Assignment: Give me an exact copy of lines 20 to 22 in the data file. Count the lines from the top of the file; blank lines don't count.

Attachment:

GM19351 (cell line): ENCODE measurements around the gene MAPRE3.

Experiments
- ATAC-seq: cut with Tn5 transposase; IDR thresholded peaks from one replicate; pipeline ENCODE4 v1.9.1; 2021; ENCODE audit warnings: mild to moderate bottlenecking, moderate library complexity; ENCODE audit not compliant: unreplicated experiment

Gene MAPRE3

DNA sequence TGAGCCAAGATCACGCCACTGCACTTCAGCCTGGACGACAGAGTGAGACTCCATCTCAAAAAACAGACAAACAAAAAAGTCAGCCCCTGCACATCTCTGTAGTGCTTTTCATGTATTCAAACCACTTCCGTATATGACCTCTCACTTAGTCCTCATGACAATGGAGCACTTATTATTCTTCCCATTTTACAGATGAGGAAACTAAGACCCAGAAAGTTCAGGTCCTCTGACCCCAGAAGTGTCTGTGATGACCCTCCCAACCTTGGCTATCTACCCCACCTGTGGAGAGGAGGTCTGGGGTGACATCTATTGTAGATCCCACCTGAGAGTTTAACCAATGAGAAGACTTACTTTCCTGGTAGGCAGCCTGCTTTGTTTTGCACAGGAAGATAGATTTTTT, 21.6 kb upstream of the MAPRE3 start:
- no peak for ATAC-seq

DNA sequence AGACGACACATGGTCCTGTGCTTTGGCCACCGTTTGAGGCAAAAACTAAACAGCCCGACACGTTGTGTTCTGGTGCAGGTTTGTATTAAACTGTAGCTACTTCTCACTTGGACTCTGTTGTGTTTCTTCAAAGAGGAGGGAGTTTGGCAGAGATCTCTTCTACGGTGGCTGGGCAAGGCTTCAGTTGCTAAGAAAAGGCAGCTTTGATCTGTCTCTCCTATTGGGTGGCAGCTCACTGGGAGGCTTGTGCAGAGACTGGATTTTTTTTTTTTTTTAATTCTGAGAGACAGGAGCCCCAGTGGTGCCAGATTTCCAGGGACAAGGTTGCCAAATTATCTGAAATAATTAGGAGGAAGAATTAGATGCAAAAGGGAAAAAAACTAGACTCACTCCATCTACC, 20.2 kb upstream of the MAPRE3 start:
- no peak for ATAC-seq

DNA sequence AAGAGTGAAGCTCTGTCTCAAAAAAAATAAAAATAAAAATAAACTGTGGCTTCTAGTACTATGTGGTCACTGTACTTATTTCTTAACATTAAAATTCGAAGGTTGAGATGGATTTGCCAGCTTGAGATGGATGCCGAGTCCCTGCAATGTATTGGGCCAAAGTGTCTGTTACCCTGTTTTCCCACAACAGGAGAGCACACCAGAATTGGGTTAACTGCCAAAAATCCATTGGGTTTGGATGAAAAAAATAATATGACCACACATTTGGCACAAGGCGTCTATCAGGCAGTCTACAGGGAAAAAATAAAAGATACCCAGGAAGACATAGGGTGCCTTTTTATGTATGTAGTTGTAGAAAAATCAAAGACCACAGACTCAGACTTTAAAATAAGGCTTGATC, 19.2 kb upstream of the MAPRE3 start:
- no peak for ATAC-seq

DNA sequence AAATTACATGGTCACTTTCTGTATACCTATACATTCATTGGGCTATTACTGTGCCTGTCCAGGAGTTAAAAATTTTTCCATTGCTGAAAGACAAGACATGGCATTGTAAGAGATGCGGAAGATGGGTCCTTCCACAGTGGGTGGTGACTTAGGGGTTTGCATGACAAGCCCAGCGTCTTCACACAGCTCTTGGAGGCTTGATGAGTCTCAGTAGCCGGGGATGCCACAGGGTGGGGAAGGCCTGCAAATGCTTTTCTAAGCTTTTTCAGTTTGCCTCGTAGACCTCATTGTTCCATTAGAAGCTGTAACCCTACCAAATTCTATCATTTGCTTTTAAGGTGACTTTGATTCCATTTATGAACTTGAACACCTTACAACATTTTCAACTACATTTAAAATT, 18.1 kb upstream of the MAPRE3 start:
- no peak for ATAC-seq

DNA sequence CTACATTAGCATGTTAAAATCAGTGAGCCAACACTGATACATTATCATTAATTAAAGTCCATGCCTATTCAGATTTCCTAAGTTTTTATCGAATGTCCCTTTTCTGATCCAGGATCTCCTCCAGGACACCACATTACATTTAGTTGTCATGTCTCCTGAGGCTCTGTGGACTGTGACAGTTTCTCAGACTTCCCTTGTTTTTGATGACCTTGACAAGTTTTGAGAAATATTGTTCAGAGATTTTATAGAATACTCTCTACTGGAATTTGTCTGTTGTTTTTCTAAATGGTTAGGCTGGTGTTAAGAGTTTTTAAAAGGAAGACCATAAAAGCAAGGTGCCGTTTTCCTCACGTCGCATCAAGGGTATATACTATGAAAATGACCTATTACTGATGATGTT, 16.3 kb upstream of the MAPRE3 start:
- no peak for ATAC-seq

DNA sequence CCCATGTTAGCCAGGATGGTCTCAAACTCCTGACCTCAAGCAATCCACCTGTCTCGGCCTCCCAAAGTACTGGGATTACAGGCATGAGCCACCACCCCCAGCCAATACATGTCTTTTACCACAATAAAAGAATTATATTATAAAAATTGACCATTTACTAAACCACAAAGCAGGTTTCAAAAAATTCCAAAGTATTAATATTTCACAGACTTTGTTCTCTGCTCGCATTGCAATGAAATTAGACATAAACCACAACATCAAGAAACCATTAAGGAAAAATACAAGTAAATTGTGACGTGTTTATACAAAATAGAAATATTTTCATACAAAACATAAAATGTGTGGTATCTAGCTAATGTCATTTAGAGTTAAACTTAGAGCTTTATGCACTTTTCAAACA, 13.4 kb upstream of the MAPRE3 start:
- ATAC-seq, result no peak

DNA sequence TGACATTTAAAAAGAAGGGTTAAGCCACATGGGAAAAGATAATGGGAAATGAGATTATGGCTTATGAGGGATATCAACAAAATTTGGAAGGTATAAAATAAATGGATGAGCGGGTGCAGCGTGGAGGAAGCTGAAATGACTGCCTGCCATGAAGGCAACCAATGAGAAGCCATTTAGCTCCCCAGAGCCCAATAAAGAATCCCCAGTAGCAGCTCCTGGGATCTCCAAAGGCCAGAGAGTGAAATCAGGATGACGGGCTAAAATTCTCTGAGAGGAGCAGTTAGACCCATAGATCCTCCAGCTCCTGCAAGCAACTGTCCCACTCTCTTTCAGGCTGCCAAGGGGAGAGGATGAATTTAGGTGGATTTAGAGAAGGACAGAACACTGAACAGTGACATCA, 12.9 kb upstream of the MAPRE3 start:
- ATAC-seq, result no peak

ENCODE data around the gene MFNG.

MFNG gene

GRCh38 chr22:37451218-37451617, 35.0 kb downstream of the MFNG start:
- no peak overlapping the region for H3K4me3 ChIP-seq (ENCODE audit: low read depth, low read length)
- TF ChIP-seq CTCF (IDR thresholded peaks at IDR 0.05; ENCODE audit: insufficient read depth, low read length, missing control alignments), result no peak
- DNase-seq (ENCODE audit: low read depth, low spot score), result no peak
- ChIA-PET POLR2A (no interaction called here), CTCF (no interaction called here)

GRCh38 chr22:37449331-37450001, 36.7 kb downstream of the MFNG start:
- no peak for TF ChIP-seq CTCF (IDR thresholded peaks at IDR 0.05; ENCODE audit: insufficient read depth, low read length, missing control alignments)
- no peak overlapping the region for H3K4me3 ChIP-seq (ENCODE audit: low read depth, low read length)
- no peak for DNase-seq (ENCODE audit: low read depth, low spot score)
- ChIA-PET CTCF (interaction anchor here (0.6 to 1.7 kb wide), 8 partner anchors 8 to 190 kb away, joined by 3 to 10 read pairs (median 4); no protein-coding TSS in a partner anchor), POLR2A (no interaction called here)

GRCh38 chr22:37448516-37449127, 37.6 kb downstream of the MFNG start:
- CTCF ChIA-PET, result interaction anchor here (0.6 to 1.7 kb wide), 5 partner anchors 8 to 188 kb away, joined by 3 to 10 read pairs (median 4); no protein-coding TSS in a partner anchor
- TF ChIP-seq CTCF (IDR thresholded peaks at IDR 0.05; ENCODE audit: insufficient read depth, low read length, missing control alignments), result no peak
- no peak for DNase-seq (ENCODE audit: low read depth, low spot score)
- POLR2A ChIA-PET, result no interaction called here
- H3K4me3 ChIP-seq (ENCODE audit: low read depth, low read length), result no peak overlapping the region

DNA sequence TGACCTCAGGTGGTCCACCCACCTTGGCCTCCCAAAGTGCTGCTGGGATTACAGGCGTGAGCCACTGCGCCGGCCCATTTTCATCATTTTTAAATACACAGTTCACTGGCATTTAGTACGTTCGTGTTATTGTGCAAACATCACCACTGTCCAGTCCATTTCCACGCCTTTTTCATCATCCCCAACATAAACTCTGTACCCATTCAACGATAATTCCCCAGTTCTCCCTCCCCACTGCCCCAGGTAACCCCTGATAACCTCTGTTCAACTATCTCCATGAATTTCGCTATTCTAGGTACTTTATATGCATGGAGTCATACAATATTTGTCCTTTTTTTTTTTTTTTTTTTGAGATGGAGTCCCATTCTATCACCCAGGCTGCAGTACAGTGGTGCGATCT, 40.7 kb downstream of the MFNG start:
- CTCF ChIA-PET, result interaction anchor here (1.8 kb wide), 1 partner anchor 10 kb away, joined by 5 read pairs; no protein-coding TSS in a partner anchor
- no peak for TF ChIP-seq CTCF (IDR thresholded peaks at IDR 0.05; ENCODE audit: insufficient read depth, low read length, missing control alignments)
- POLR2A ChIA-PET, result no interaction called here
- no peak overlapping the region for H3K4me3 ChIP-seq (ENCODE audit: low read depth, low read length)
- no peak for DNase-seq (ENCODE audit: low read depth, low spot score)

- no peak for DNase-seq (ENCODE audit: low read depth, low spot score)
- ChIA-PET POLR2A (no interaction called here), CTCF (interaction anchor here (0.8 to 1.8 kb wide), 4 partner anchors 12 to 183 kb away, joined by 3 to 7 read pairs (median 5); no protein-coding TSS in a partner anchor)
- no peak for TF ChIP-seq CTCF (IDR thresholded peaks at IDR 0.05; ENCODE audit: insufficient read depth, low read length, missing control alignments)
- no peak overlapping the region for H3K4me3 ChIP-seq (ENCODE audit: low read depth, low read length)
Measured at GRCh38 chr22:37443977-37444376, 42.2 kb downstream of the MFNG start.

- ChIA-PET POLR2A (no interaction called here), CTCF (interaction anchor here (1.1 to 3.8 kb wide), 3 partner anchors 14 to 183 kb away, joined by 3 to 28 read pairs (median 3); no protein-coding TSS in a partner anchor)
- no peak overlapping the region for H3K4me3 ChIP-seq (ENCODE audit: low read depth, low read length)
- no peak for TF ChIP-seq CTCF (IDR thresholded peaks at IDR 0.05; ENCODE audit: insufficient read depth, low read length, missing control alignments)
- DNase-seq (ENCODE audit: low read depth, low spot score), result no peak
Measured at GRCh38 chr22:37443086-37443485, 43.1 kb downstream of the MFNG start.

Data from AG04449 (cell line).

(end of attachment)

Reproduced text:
MFNG gene

GRCh38 chr22:37451218-37451617, 35.0 kb downstream of the MFNG start:
- no peak overlapping the region for H3K4me3 ChIP-seq (ENCODE audit: low read depth, low read length)